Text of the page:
A particular type of consumer enjoys stories with plots,
characters, and imagery that allow them to get lost in the narrative, according
to a new study in the Journal of Consumer Research.
"Stories have the power to change people's
behaviour," write authors Tom van Laer (ESCP Europe Business School), Ko de
Ruyter (Maastricht University), Luca M. Visconti (ESCP Europe Business School),
and Martin Wetzels (Maastricht University).
"Contemporary examples include
the persuasive power of Latin American telenovelas, which influence family
planning choices and enrolment in adult literacy programmes, as well as internet
users sharing written stories, photos, and videos about themselves and their
The authors wanted to understand what kinds of stories
allowed consumers to mentally enter a story, a phenomenon called
"narrative transportation". They also wondered which kinds of
consumers were more likely to identify with the narratives.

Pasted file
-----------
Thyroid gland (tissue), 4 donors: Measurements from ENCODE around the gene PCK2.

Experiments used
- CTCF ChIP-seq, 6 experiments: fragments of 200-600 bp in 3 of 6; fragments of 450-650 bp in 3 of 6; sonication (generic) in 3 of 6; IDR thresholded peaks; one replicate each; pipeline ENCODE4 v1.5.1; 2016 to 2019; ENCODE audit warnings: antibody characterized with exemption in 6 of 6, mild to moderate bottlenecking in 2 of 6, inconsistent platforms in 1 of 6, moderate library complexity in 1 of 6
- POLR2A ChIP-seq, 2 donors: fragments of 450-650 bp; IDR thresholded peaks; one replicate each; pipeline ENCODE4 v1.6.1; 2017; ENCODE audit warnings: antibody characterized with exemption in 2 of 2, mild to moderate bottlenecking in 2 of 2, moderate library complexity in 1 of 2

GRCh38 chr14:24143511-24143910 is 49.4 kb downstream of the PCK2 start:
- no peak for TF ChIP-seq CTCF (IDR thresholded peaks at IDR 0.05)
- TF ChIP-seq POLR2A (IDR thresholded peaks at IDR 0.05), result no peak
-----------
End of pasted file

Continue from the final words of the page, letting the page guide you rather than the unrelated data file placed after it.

articles written in five different languages that dealt with the theme of
narrative transportation and tested consumer reactions to those stories.
They found that consumers were most likely to engage with
realistic stories with identifiable characters and plots that easily lead to
mental imagery. They also identified five characteristics that made
participants more able to be transported: familiarity, attention, ability to
fantasize, higher education, and female gender.
"Consumers who are 'transported' are changed by their
experience. People who lose themselves in a story, accept the story is true and
relate to the characters," the authors write. "As the Hopi proverb
goes, 'The one who tells the story rules the world', and now we know how." (Picture: Woman watching TV from Shutterstock)